My Fair Lady – The film, the Restoration, the Talk

At the Bedford Playhouse

Sunday, April 24, 12 pm

“My Fair Lady” – A Restoration Screening and

Discussion/audience Q & A  with Janet Maslin and Robert Harris

Loverly! Renowned film restorer (and Bedford Playhouse board member) Robert Harris presents the restoration of the classic “My Fair Lady,” winner of the 1964 Academy Award for Best Picture, starring Rex Harrison and Audrey Hepburn. The film is presented in its original format with an intermission. Following the screening Janet Maslin, former chief film critic for the New York Times, will join Bob to discuss the film and restoration process as part of the Q and A session that follows the film.

“My Fair Lady” is based on the classic Pygmalion story by George Bernard Shaw. Apart from the sheer wonder of the writing and music, “My Fair Lady” is a real triumph – unforgettable music and gorgeous images. “Pygmalion” was a socialist attack on the British class system, here embodied by the character Henry Higgins, an upper-class linguist, who engineers flower girl Eliza Doolittle’s escape from the lower classes, and upends the snobbish belief that an Englishman’s destiny was largely determined by his accent (!) and that “superiority” was inherited, not earned. Bob Harris, who restored “My Fair Lady” in 1993, says that this was apparently the first musical to use any form of live recording of the music, “although only of Mr. Harrison, who refused to mouth to playbacks. His early model wireless microphone can be seen as a rather inflated tie during his musical numbers.” Harrison’s lips are therefore always in perfect sync, as opposed to everyone else’s in the film.

Why is film restoration so critical? By preserving film, we save history. During the 1980s, it became apparent that the collections of motion picture heritage were at risk of becoming lost. Created on perishable plastic, film decays within a few years if it is not properly restored. By rescuing decaying film stock, we preserve the wonderful images they contain, so the film can be shared with the public. It is estimated that 90 percent of all American silent films made before 1920, and 50 percent of American sound film made before 1950 had been lost. In 1980, UNESCO officially recognized “moving images” as an integral part of the world’s cultural heritage. According to Bob Harris, the greatest threat to film, however, was intentional destruction. “Most of the early films did not survive because of wholesale junking by the studios. There was no thought of ever saving these films. They simply needed vault space and the materials were expensive to house.” The cause for film preservation came to the forefront in the 1980s and early 1990s when influential film directors Steven Spielberg and Martin Scorsese got involved. Scorsese created The Film Foundation, a non-profit organization dedicated to film preservation, in 1990. By working in partnership with the leading film archives and studios, The Film Foundation has saved nearly 600 films, often restoring them to pristine condition.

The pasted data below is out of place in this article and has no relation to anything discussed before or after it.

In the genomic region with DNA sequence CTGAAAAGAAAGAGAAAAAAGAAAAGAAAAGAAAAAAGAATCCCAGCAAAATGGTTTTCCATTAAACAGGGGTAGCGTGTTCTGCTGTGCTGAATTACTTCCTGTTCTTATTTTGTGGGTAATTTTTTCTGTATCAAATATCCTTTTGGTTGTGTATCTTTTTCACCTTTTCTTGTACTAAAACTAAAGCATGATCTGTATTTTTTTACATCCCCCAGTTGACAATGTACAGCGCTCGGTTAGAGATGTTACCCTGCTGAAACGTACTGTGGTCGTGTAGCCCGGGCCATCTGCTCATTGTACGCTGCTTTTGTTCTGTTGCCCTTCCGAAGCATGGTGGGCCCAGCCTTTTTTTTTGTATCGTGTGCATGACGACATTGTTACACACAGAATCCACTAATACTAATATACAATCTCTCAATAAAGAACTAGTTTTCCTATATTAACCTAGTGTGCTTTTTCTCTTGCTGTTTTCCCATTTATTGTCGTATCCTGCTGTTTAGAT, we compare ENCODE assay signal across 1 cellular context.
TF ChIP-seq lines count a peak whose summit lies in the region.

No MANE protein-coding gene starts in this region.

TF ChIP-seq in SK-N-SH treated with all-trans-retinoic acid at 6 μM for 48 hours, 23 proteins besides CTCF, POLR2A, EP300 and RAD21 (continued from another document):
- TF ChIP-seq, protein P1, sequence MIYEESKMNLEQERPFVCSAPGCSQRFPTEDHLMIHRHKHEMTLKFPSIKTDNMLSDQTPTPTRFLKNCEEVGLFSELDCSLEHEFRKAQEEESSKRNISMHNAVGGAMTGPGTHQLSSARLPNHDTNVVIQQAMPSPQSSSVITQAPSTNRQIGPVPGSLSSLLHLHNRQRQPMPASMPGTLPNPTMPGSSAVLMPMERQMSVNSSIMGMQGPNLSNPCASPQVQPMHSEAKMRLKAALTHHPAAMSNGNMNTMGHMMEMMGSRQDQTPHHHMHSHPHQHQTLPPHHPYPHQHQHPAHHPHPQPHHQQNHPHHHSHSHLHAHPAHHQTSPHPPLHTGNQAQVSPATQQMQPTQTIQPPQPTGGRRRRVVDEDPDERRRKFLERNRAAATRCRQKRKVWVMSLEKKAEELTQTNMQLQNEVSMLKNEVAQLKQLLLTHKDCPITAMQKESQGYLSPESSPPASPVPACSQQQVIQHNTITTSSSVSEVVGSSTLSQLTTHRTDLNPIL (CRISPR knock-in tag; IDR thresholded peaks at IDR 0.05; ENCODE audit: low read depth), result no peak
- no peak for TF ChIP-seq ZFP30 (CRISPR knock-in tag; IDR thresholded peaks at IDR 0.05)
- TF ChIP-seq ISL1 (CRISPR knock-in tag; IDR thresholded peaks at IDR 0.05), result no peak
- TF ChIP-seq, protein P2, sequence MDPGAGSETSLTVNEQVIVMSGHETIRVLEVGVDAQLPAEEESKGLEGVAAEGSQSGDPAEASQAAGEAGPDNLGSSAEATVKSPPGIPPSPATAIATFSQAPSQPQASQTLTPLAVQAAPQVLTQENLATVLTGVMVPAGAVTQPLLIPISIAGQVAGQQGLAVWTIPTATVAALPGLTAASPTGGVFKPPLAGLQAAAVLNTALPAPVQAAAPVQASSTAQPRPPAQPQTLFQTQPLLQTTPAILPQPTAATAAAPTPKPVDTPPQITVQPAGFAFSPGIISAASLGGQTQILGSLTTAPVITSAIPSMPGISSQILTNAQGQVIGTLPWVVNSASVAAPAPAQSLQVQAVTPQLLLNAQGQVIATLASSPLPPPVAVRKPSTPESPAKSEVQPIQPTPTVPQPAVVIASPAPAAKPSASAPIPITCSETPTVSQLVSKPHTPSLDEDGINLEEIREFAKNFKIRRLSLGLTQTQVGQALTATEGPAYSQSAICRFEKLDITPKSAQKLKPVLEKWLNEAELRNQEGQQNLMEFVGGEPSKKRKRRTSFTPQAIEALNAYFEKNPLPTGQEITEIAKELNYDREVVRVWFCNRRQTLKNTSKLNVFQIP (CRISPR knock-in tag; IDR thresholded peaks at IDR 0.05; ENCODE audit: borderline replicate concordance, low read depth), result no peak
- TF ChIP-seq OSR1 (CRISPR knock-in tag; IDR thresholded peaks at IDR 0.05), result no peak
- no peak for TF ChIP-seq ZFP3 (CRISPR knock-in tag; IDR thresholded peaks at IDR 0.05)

Janet Maslin is an American journalist, best known as a film and literary critic for The New York Times.[1] She served as a Times film critic from 1977 to 1999 and as a book critic from 2000 to 2015. She began her career as a rock music critic for The Boston Phoenix and became a film editor and critic for them. She also worked as a freelancer for Rolling Stone and worked at Newsweek.[5]

Maslin became a film critic for The New York Times in 1977. From December 1, 1994, she replaced Vincent Canby as the chief film critic.[5] She continued to review films for The Times until 1999. Her film-criticism career, including her embrace of American independent cinema, is discussed in the documentary For the Love of Movies: The Story of American Film Criticism (2009). In the documentary, Entertainment Weekly critic Lisa Schwarzbaum recalls the excitement of having a woman as the lead reviewer at The New York Times. From 1994 to 2003, Maslin was a frequent guest on Charlie Rose where she shared her insights on current films and predicted who and what would capture an Academy Award. Maslin continues to review books for The New York Times.


About Bedford Playhouse

After a near $6m renovation, The Bedford Playhouse, home of the Clive Davis Arts Center, will host its Grand Opening on the weekend of September 28th! The festivities will include a three-day mix of “community choice” screenings, parties and family events, including a Saturday night Grand Opening celebration with surprises from friends and top donors! The two new small theaters will be revealed — as will the new Playhouse Cafe! Tickets and details on our website. Our mission is to provide a vibrant, state of the art cinema, cultural center and community hub, featuring outstanding films, other arts-related programming, educational offerings and a fun, welcoming space to relax and socialize.